When occlusal clearance was achieved, the gross-reduction football-shaped carbide (H379G.023) was used to create buccal and lingual inclines on the occlusal surface. This is necessary so the laboratory can create anatomy in the final crown and have sufficient clearance (Fig. 6) plus allow for uniform thickness of the overlaying restorative materials of the crown.

Tapered gross-reduction shaping carbides (H856G.016/018 or H847KRG.016/018) were used to reduce the interproximal to the level of the soft-tissue margin (Fig. 7) as well as on the buccal and lingual surfaces (Fig. 8). It was not necessary to perform a full reduction of these surfaces at this step, but just to mark where the gingival margin was on the cast.
For orientation purposes, the abutment was marked with a marker to indicate the buccal, and then the abutment was removed from the model.

The soft-tissue material was removed from the cast, and the abutment was returned to the model, making sure to position it correctly with the buccal mark in the correct orientation.
The gross-reduction shaping carbides were then used to reduce the circumferential surfaces positioning the final margin (approximately 0.5 mm apical to the mark created when the soft-tissue material was present). The benefit of working on the model is it can be rotated in any direction and viewed from any angle to create the ideal preparation (Fig. 9). Convergence of the preparation walls (approximately 6°) should be the objective to give the crown maximum retention to the abutment.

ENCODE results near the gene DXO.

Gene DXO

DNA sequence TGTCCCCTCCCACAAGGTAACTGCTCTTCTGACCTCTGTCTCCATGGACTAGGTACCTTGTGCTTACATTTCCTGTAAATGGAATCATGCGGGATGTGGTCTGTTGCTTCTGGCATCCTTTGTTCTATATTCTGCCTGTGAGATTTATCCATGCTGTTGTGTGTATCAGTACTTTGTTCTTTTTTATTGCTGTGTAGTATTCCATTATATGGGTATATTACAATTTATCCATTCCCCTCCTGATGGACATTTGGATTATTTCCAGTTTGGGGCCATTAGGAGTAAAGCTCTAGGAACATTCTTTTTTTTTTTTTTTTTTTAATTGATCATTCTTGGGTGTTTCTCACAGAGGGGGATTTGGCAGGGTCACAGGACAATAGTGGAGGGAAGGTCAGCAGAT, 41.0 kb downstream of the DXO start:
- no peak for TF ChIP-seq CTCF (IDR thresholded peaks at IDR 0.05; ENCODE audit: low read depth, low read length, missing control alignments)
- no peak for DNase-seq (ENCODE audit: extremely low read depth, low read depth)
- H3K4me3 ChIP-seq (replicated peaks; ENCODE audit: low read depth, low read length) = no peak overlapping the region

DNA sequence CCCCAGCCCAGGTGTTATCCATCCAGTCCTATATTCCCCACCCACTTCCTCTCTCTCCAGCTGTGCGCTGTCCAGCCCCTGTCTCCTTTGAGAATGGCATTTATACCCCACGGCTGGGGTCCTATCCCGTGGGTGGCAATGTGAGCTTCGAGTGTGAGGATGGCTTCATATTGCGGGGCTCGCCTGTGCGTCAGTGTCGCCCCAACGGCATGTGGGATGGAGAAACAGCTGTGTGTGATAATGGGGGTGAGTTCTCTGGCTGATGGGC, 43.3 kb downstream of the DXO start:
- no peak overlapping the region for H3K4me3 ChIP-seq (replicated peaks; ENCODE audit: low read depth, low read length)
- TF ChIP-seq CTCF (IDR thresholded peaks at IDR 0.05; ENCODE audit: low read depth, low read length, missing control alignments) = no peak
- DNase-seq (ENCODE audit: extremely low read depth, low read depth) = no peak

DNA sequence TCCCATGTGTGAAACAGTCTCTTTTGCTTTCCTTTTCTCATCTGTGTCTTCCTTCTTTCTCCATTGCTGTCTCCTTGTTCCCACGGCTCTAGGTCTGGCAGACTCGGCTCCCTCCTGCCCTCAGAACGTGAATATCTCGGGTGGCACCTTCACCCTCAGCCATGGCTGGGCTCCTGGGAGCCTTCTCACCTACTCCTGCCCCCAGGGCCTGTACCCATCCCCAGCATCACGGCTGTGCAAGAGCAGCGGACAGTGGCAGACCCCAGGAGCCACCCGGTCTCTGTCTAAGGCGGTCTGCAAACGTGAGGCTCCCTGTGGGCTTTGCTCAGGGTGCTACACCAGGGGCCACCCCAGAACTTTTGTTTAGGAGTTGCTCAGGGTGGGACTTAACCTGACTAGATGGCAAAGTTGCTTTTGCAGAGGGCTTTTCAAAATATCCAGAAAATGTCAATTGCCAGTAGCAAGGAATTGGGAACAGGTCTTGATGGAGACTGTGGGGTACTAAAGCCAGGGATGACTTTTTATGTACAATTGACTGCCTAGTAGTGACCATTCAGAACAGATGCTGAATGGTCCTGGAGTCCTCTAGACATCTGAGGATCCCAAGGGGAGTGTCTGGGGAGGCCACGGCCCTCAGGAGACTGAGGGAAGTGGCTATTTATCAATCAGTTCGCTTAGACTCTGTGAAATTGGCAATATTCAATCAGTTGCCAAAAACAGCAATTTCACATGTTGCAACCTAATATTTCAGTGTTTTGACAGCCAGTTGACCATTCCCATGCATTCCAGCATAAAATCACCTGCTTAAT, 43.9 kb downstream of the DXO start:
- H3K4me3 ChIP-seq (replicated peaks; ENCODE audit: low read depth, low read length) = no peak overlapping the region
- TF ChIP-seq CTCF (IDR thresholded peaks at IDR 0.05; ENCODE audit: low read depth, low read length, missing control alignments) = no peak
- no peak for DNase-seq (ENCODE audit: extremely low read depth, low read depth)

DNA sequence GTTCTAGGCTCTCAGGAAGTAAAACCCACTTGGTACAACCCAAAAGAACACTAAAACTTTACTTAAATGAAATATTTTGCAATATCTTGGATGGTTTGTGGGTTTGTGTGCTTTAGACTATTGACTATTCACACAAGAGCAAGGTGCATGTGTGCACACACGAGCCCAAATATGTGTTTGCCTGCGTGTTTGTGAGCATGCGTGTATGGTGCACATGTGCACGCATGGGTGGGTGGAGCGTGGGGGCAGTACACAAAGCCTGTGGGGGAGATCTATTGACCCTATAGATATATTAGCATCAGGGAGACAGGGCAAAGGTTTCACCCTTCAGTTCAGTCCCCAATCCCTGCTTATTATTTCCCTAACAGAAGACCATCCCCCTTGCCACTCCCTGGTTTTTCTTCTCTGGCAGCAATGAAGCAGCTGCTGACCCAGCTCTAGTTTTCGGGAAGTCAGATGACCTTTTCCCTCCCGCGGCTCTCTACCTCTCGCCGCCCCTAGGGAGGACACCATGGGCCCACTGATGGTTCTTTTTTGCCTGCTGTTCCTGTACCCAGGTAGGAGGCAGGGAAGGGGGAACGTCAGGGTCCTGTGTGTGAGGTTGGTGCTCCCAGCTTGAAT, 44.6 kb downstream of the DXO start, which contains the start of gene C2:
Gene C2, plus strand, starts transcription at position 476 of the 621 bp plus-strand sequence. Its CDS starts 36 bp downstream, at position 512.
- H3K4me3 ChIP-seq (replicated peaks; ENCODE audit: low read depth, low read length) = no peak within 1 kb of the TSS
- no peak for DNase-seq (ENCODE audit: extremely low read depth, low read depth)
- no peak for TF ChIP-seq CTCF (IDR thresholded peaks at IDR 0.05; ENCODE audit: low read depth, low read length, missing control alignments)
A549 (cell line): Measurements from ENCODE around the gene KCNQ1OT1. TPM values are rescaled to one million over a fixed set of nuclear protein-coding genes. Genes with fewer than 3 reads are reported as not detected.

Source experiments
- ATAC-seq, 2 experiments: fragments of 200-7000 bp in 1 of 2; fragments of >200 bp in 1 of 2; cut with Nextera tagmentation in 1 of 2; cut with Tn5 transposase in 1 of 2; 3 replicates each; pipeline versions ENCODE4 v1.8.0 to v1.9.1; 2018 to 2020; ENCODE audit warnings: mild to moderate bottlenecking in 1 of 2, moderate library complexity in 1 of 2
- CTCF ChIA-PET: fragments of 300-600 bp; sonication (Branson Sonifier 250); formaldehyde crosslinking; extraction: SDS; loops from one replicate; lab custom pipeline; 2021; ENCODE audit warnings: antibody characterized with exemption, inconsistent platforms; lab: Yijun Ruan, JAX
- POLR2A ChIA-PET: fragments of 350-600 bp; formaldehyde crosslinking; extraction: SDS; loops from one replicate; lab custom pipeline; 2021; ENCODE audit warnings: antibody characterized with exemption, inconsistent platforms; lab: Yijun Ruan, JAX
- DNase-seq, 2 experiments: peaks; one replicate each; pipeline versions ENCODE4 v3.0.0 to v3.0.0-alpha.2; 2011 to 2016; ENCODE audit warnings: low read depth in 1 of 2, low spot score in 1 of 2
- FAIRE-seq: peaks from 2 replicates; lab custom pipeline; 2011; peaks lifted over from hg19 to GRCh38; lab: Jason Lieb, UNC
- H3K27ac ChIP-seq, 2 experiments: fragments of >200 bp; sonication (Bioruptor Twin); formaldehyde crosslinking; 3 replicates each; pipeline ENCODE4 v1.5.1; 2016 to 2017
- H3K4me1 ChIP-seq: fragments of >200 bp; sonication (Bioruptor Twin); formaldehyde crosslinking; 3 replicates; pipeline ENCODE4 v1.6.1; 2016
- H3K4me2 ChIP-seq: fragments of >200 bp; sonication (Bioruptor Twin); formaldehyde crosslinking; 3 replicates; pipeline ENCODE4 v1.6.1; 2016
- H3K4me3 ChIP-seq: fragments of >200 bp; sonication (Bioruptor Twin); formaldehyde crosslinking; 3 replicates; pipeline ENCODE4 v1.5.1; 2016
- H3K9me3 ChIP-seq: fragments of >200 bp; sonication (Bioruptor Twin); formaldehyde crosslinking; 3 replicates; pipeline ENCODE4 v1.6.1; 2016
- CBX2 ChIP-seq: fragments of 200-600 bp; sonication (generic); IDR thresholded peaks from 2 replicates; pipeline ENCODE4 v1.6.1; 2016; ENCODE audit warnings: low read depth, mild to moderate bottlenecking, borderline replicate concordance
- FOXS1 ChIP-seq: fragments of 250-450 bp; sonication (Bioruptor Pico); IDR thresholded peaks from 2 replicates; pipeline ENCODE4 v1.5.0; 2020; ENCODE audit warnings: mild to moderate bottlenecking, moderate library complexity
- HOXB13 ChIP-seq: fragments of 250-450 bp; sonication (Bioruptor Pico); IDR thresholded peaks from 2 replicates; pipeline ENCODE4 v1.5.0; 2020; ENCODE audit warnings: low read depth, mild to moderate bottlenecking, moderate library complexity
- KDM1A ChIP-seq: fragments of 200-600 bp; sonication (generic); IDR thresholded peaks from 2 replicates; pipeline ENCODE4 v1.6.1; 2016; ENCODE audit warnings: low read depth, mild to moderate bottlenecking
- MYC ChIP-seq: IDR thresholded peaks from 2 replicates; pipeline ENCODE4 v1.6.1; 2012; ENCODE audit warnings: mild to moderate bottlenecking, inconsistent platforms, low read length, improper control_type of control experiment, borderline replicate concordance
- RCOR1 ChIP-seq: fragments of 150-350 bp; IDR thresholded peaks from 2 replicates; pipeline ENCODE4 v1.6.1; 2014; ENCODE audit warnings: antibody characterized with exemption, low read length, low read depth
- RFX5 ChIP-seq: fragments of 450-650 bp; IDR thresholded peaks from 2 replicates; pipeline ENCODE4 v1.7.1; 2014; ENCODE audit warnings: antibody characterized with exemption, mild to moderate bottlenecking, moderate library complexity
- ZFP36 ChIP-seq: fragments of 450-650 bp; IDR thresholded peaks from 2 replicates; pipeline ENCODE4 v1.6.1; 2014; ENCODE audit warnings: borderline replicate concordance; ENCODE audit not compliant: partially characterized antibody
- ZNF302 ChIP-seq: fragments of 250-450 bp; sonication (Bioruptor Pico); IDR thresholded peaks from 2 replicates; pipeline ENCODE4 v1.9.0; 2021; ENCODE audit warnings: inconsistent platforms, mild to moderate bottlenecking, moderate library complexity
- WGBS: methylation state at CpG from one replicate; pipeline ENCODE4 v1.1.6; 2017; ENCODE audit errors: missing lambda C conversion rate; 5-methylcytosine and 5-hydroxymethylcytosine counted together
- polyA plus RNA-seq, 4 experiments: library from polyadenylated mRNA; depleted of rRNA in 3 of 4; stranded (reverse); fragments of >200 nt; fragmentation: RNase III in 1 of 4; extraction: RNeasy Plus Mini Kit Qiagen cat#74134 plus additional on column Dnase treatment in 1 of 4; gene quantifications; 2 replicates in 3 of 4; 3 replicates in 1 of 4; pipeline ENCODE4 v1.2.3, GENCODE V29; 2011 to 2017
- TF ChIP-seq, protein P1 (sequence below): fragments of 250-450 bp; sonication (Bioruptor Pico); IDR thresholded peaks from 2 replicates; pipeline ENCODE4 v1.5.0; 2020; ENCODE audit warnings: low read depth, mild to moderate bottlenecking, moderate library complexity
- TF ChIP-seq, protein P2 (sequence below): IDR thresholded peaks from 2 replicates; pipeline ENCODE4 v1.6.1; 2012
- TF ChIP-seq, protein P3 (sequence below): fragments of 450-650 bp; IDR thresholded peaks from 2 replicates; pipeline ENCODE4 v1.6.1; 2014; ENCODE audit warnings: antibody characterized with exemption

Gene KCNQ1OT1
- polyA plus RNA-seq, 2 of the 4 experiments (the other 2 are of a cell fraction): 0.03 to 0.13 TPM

The result of the gross-reduction carbides was a rough surface that would be difficult to capture in an impression because of surface tension between the impression material and the abutment’s surface. For this reason, the surface needs to have some polishing performed. Matching the gross reduction shaping carbides in the KOMET USA APB (Abutment Preparation Burs) Kit 4475, are titanium finishing carbides (H375R.016/018, H336.016/018 and H379.023). These were used in a similar manner to the shaping instruments by removing the rough marks on the titanium surface (Fig. 10) .
The abutments were ready for insertion into the patient (Fig. 11). Provisional crowns can be fabricated on the abutments on the soft-tissue model, before the patient’s visit, or the soft-tissue model with the custom abutments can be sent to the laboratory to have the final crowns created and delivered at the same appointment as the abutments. The impression heads and analog can be recycled, using them for subsequent patients after appropriate sterilization.

Conclusion

In-office custom implant abutments can be easily and cost-effectively fabricated using the KOMET USA APB Kit 4475. This can allow the practitioner to provide implant-fixed prosthetics within the patient’s financial means and within the boundaries of his or her insurance plan. This is not the solution to all implant-fixed prosthetic situations; however, it can be used in many cases when drastic changes in angulation are not required, specifically, in the posterior.

Dr. Kurtzman is in private general practice in Silver Spring, Md., and is a former Assistant Clinical Professor at the University of Maryland, Department of Endodontics, Prosthetics and Operative Dentistry. He can be contacted at dr_kurtzman@maryland-implants.com.